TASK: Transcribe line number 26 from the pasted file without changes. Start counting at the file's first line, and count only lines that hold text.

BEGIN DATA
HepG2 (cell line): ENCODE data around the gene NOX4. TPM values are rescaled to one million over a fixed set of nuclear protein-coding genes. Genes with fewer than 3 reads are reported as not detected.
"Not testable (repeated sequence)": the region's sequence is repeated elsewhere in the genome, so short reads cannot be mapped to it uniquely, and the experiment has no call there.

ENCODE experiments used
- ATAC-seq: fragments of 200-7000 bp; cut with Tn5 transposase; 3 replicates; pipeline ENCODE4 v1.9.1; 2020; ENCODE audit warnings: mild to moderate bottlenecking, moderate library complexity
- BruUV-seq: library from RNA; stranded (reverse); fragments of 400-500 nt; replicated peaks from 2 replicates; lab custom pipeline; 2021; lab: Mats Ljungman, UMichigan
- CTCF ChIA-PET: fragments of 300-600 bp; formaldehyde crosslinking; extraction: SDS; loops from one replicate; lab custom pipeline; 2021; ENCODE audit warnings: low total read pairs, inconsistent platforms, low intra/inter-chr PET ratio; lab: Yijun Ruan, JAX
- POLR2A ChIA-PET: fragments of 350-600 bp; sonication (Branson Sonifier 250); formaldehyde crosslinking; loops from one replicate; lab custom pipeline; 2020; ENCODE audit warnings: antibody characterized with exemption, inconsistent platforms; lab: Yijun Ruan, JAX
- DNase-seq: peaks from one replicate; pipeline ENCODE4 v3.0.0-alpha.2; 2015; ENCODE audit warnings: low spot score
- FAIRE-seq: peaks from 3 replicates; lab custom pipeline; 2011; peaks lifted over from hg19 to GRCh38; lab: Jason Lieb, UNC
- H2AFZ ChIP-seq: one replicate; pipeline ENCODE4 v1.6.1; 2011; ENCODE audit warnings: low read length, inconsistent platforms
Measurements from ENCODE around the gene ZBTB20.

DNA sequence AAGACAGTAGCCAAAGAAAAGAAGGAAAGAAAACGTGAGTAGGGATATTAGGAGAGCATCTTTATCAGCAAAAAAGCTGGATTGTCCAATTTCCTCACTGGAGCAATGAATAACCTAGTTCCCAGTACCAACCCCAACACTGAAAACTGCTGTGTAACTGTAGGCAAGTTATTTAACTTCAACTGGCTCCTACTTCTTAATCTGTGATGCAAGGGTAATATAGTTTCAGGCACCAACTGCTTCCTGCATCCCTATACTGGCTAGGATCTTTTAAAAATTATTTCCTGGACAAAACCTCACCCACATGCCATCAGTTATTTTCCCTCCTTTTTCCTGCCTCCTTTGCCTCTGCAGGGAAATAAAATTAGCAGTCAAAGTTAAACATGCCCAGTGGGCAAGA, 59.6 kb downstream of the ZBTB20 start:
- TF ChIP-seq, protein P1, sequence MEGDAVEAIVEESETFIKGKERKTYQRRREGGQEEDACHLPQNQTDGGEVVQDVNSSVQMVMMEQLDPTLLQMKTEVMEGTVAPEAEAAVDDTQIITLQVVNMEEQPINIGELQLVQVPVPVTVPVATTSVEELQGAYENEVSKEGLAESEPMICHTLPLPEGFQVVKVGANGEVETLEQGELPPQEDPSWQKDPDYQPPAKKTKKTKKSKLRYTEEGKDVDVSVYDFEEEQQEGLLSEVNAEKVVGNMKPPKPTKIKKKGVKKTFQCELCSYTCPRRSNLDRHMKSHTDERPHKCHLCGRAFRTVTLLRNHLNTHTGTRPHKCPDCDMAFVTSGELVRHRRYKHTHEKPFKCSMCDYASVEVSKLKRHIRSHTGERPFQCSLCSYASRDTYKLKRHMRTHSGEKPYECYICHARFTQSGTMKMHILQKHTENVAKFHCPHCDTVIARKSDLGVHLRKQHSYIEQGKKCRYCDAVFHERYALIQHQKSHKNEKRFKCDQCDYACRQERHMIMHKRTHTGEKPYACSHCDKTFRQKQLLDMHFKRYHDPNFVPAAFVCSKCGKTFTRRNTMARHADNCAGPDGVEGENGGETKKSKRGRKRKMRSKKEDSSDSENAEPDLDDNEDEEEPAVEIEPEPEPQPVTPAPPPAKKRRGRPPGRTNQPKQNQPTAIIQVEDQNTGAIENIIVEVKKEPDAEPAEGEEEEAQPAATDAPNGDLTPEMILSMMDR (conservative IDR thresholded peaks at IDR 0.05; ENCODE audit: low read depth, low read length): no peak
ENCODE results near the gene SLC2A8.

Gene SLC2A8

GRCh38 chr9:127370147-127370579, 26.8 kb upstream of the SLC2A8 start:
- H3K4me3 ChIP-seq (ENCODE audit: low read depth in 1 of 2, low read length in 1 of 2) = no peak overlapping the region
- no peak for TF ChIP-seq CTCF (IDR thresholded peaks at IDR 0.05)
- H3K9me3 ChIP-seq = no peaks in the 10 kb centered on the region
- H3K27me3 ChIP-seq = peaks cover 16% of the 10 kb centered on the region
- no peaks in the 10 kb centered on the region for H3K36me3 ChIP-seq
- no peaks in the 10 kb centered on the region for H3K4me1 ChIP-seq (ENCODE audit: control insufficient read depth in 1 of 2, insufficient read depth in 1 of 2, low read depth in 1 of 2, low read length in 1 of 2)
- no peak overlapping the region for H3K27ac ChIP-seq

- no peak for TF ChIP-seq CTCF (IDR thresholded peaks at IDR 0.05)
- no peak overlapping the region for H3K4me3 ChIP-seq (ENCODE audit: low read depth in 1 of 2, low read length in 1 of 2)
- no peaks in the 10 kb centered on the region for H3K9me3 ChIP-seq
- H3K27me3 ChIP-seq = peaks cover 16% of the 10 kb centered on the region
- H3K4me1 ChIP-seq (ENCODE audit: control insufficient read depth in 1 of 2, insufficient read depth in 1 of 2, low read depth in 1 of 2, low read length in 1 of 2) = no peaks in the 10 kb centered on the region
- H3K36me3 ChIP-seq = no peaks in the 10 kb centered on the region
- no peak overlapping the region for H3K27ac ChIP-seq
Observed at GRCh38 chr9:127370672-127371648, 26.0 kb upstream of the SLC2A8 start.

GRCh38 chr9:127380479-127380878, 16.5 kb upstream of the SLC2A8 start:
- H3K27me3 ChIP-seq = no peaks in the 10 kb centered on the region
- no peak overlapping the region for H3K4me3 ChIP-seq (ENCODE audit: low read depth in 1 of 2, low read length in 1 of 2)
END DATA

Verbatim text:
- no peaks in the 10 kb centered on the region for H3K9me3 ChIP-seq